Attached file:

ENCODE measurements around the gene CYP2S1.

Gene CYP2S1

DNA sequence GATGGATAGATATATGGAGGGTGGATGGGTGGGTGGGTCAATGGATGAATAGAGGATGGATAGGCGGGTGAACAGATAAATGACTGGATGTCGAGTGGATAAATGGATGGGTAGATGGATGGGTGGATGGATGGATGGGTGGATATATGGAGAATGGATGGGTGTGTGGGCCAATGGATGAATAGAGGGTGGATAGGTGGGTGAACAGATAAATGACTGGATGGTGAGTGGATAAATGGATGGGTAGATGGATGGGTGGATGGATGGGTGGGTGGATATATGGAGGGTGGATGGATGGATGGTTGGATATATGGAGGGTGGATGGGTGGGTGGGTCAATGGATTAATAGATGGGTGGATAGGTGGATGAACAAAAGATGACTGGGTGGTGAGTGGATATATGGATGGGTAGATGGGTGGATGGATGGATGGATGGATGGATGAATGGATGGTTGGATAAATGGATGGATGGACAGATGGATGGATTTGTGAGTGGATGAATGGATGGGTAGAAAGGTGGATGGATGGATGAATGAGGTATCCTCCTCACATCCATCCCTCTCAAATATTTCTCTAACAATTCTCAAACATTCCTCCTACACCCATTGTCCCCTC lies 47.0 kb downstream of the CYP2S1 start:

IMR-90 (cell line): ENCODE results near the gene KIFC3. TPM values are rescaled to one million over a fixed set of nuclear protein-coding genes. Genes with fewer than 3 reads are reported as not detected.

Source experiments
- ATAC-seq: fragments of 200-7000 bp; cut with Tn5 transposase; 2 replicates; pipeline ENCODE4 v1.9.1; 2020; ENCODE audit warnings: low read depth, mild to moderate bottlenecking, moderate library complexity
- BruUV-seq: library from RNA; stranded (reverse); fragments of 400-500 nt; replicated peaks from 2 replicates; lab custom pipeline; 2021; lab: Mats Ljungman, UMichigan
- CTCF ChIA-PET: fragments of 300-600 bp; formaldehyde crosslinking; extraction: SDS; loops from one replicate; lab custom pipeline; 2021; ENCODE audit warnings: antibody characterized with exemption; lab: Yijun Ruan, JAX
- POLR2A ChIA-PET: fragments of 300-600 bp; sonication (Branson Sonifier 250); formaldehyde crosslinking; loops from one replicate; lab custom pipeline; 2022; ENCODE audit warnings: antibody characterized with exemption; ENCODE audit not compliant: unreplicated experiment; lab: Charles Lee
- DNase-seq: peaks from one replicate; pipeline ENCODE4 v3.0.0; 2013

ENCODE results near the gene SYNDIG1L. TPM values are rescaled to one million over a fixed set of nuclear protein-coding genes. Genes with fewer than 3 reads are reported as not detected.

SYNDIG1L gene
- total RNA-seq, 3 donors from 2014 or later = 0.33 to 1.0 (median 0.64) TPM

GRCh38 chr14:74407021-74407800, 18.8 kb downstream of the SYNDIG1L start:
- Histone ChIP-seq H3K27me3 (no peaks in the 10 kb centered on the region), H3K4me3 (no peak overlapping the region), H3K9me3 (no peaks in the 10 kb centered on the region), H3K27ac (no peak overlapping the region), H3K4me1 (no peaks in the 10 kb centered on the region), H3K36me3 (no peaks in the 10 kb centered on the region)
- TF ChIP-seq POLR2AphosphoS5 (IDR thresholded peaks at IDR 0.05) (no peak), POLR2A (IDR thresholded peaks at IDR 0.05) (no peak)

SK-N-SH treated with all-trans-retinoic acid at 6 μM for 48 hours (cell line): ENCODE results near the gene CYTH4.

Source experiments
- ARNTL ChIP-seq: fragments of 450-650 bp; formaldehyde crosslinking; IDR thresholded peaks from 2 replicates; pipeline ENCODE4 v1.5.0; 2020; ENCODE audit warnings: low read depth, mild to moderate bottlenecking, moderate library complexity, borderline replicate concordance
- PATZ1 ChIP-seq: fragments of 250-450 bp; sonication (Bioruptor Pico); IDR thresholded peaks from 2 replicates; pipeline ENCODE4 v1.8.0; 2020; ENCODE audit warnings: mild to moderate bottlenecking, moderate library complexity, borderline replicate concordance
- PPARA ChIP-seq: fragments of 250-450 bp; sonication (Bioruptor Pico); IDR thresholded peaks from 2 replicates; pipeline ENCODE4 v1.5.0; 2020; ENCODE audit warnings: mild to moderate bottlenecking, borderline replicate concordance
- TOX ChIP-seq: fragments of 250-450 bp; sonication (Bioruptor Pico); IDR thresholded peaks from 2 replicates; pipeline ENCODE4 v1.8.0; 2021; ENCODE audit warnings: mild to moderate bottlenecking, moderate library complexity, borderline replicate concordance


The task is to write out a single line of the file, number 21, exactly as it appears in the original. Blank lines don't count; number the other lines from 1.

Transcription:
- PPARA ChIP-seq: fragments of 250-450 bp; sonication (Bioruptor Pico); IDR thresholded peaks from 2 replicates; pipeline ENCODE4 v1.5.0; 2020; ENCODE audit warnings: mild to moderate bottlenecking, borderline replicate concordance